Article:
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Cell Engineering Company Launches, Raises $4.7 Million

DNA puzzle

(Arek Socha, Pixabay)

20 December 2017. A company designing biological circuits with techniques derived from computer-assisted design like those used in semiconductors is starting up in Cambridge, Massachusetts. Asimov Inc., spun-off from labs at Massachusetts Institute of Technology and Boston University, is raising $4.7 million in seed funds from investors led by venture capital company Andreessen Horowitz.

Asimov is developing genetic circuits from DNA sequences that encode new types of cellular functions. The company is applying principles of computer-aided design from electronic circuitry developed in the labs of bioengineering and synthetic biology professors Christopher Voigt at MIT and Douglas Densmore at Boston University. Voigt and Densmore are co-founders of Asimov, along with recent Ph.D. graduates Alec Nielsen, the company’s CEO, and Raja Srinivas.

At Voigt’s lab at MIT, Nielsen developed a cellular circuitry design platform called Cello, short for cell logic, based on a commercial electronic circuitry description language. In an April 2016 paper in the journal Science, Nielsen and colleagues describe Cello and demonstrate the design and production of 60 circuits for E. coli bacteria. The circuits used a library of Boolean logic gates designed in Cello, then expressed as DNA sequences in genetic code that transcribe into RNA nucleic acids sending instructions to cells. In tests of the 60 circuits, 45 performed correctly, with 92 percent of the 412 output states functioning as predicted.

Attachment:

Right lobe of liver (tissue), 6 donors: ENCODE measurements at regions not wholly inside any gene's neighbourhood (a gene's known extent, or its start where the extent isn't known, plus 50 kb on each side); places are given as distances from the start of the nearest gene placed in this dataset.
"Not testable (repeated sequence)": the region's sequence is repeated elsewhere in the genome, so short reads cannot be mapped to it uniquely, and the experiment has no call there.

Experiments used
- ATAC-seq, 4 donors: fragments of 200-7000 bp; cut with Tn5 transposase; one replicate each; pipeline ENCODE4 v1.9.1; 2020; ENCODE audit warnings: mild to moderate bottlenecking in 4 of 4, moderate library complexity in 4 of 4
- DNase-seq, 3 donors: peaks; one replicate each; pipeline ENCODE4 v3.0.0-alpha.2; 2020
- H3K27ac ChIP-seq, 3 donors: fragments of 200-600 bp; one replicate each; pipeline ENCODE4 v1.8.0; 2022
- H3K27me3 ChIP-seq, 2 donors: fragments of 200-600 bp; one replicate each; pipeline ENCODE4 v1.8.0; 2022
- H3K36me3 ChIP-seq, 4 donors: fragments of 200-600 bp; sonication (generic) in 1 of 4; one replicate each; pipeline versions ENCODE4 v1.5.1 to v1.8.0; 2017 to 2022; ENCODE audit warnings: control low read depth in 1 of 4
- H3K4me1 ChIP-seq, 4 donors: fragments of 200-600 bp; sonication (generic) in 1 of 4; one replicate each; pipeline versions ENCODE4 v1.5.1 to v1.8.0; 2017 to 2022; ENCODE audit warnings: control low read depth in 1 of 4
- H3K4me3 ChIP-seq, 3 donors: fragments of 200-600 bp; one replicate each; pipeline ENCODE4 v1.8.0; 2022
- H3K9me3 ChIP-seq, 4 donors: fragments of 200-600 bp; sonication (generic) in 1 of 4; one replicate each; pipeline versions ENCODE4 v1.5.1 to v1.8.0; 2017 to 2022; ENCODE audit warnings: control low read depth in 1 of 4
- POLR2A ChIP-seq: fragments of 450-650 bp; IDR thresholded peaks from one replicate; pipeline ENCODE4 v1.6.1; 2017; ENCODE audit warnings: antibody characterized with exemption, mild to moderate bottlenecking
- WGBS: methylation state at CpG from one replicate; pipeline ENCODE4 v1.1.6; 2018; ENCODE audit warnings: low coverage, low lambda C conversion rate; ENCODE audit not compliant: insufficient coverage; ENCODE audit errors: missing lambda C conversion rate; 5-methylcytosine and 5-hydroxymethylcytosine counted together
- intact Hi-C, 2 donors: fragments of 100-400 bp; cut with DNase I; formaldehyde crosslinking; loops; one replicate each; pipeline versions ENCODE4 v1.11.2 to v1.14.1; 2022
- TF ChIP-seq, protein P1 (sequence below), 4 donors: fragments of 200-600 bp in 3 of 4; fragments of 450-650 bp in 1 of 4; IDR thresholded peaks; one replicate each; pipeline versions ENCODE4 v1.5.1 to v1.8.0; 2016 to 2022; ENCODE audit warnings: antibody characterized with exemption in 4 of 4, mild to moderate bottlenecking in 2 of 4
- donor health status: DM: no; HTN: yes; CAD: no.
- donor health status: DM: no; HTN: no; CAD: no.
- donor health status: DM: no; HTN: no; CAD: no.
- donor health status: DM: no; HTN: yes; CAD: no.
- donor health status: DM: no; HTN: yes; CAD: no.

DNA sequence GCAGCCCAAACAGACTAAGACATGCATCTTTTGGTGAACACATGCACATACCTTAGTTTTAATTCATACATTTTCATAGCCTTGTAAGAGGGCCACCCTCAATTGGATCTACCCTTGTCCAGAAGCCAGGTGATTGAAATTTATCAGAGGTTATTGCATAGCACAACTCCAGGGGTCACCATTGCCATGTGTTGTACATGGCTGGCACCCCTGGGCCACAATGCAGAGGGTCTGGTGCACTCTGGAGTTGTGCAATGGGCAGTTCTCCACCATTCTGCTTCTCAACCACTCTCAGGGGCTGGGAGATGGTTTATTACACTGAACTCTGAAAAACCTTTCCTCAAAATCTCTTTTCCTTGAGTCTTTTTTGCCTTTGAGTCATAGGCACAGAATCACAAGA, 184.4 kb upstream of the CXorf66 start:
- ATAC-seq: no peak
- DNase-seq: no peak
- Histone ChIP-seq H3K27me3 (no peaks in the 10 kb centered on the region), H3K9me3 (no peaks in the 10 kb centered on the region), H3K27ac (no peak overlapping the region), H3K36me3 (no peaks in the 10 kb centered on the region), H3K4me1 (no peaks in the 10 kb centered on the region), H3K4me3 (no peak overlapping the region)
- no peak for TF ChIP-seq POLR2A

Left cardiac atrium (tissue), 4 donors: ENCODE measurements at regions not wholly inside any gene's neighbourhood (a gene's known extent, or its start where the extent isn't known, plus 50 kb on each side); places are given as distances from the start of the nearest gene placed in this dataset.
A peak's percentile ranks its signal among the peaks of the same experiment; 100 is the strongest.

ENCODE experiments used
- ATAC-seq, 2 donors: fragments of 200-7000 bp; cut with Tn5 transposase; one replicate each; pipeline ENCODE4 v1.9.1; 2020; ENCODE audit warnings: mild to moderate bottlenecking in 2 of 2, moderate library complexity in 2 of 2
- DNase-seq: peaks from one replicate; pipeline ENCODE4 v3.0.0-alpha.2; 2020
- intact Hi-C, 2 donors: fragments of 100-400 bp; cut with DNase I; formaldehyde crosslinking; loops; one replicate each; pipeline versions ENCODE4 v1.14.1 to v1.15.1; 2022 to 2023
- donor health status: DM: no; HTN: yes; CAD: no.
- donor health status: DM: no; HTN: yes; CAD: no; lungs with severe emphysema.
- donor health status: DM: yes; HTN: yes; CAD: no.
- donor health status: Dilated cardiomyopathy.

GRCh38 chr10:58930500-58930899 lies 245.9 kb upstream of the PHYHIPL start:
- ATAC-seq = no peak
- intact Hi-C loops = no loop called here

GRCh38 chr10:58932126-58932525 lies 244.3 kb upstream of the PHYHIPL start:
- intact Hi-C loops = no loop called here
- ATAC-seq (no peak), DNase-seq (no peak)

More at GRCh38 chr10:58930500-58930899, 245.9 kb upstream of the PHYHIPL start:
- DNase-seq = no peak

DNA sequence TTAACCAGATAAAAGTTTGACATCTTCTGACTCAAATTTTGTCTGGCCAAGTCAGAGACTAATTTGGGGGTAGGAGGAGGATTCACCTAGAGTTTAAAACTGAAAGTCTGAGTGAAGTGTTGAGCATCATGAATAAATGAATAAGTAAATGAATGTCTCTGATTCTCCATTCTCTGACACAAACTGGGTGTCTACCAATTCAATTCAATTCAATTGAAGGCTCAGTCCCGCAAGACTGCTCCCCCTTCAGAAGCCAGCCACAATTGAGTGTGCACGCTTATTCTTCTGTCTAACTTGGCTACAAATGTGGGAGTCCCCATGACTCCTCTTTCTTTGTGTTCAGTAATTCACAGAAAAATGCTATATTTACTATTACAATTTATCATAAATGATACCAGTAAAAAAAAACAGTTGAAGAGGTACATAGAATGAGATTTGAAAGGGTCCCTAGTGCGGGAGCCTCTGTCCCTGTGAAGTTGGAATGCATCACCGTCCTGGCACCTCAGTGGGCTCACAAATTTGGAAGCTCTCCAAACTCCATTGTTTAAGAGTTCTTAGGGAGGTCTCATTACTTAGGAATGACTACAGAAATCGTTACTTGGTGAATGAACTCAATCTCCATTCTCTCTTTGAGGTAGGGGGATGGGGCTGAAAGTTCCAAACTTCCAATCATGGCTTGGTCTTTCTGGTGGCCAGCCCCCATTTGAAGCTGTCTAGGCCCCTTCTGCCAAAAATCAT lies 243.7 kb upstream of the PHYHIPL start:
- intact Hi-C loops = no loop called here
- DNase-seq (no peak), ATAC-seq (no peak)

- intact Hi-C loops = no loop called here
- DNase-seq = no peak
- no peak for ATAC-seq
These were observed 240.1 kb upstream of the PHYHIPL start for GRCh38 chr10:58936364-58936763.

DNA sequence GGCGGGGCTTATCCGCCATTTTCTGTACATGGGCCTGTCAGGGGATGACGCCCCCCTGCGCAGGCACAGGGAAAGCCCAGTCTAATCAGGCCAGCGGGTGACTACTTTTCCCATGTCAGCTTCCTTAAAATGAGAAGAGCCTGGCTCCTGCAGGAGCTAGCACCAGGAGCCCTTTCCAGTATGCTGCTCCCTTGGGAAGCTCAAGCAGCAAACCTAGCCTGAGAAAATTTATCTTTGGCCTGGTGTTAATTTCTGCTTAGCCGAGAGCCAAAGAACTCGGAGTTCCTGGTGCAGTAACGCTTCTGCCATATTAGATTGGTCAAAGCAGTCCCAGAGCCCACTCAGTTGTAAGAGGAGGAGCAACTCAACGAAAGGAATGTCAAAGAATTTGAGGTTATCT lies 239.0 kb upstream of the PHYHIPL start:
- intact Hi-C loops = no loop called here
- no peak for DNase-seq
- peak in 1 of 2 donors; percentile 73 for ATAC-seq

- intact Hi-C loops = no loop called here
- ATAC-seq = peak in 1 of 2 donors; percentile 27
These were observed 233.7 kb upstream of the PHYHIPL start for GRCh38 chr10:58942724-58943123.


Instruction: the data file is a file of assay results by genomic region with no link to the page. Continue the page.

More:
Asimov plans to apply these biological concepts and techniques to the design of customized circuits for biotechnology applications in health care, agriculture, manufacturing, and consumer goods. The company says its technology platform is designed for modular development of biological circuits, which allow for their simulation and testing to avoid adverse responses by the larger organism.  Asimov says the industrial form of the design software used by the company combines synthetic biology, biophysical simulations, and machine learning-based design.

Nielsen says in a company statement that Asimov believes it can tackle the technical challenge of engineering biological circuits. “Solving that problem,” says Nielsen, “would unlock advanced biotechnologies that seem like science fiction: intelligent therapeutics that sense and respond to disease, molecular assembly lines for biomanufacturing, and living materials that heal and adapt to their environment.”

Vijay Pande, general partner at Andreessen Horowitz, says in a blog post that biological circuitry design is still in its early stages, noting “there are many initial applications where this technology can make major advances, much like how early microprocessors, as simple as they were, became a dramatically enabling technology.” Andreessen Horowitz led the seed funding round for Asimov, with participation by venture investors Data Collective, Pillar, and AME Cloud Ventures.

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